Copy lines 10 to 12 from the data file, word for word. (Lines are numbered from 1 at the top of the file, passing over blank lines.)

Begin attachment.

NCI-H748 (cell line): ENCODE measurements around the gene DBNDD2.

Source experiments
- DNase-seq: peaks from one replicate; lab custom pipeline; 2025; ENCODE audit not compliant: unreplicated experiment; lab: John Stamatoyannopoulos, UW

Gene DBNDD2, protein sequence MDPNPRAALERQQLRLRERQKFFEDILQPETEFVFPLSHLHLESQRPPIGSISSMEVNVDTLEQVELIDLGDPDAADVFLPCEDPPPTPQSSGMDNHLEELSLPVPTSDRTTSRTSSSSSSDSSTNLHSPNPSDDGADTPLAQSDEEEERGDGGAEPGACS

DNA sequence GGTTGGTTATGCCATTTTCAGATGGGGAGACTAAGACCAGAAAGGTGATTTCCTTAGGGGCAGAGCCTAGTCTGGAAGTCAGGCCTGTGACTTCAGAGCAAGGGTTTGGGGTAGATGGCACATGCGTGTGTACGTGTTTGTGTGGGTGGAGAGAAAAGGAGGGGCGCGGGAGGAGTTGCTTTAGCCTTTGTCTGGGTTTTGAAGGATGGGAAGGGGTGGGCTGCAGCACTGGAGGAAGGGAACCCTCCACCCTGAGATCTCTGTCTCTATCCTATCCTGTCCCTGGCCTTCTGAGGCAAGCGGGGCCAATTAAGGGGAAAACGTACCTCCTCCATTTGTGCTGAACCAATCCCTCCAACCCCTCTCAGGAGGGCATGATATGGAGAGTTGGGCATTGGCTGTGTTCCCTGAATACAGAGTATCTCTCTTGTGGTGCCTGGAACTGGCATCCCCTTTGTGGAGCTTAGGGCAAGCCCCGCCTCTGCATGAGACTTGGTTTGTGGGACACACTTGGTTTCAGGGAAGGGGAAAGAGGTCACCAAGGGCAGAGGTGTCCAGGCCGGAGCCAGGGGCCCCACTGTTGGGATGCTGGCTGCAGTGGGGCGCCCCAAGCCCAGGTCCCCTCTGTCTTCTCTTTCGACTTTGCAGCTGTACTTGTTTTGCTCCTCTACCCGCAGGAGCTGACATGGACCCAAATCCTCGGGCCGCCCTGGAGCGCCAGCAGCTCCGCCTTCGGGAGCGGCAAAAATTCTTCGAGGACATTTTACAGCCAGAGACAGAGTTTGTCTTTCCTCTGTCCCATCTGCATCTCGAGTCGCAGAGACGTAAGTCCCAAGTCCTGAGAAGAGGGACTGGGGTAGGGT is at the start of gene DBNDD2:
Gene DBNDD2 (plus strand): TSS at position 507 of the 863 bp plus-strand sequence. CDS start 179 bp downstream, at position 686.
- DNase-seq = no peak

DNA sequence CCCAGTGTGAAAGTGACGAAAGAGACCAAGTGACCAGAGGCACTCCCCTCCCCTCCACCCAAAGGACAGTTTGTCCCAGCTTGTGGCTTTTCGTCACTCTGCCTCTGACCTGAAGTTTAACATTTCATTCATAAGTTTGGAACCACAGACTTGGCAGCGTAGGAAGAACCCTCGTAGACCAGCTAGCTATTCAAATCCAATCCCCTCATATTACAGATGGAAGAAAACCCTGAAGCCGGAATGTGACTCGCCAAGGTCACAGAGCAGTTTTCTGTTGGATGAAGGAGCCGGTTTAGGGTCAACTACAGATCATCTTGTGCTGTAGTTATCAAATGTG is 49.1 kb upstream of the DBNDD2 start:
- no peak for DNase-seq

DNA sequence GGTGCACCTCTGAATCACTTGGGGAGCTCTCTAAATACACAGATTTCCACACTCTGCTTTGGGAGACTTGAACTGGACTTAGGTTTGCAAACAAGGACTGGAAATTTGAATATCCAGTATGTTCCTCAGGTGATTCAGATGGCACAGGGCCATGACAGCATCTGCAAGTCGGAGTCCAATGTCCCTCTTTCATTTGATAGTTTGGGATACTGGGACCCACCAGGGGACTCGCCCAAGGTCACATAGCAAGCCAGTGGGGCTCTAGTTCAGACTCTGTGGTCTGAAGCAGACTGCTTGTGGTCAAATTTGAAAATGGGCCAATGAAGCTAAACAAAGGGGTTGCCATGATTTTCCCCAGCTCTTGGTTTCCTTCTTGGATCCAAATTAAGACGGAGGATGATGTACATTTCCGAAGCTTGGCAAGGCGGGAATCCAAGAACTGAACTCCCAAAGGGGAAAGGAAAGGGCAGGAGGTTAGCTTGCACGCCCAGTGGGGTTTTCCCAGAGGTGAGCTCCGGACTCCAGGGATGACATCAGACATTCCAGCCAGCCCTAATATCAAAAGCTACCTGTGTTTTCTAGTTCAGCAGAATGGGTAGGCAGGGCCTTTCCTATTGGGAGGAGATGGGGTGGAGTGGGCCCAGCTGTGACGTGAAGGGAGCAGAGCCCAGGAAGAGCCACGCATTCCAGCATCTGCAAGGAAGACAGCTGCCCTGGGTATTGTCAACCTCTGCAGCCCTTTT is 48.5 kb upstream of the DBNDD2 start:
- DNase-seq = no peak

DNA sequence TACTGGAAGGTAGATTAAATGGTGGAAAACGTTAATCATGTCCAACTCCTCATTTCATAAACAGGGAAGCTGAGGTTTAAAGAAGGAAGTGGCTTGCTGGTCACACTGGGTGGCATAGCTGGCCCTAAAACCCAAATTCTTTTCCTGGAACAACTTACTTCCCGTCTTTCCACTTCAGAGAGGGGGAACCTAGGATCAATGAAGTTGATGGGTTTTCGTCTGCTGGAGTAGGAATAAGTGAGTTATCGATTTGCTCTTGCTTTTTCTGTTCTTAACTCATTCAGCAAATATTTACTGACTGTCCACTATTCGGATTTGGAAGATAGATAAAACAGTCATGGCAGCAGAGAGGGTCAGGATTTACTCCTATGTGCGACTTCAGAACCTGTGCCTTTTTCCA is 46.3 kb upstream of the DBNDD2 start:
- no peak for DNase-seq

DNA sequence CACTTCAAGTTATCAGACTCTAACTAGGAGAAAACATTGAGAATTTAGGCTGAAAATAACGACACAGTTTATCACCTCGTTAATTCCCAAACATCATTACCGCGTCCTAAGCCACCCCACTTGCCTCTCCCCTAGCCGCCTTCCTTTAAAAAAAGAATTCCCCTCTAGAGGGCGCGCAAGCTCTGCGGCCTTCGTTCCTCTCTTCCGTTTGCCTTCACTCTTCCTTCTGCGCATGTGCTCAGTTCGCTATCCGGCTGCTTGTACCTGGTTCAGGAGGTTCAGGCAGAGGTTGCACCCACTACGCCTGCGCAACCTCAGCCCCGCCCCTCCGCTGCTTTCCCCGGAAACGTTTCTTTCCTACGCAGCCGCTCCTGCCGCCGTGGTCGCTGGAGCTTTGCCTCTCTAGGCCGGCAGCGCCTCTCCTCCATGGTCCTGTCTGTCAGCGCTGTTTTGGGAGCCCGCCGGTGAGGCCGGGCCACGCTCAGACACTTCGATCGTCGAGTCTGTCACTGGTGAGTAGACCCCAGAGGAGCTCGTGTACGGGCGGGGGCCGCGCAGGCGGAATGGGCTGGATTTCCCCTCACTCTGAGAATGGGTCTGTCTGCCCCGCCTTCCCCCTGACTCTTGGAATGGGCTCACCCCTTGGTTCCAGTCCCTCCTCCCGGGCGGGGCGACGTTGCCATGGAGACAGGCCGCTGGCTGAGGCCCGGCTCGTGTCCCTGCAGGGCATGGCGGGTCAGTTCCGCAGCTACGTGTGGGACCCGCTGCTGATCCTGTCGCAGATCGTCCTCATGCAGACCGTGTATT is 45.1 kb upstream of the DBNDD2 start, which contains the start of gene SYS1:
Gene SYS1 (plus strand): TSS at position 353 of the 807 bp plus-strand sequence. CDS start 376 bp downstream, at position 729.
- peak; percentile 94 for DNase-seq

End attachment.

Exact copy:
DNA sequence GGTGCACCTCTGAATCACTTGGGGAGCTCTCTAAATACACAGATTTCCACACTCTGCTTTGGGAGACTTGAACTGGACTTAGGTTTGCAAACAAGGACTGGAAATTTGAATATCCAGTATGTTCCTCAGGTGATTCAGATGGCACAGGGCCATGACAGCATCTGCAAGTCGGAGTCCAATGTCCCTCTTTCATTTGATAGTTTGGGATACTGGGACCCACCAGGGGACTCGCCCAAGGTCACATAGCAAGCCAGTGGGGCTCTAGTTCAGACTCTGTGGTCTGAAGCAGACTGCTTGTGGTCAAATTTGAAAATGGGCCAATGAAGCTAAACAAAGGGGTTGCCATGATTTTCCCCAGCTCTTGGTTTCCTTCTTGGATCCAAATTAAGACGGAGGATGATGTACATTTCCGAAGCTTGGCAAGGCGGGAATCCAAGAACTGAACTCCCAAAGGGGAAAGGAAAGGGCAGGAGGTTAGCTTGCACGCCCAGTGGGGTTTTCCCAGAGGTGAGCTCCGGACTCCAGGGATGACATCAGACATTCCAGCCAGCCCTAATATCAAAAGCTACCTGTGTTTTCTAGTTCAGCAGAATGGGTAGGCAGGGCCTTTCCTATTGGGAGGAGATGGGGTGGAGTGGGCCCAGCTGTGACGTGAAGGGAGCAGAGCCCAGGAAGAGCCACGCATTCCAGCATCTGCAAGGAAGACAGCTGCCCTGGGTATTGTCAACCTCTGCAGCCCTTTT is 48.5 kb upstream of the DBNDD2 start:
- DNase-seq = no peak

DNA sequence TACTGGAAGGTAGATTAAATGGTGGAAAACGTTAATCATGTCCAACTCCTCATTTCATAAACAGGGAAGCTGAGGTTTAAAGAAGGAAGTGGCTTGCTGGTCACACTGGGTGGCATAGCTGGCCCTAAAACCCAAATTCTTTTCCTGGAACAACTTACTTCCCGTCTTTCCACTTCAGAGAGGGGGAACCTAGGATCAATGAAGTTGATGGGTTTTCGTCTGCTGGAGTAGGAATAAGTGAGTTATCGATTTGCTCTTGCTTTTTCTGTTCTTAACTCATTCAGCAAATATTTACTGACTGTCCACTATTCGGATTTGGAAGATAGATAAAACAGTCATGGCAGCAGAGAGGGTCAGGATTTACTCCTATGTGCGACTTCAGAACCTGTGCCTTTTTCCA is 46.3 kb upstream of the DBNDD2 start: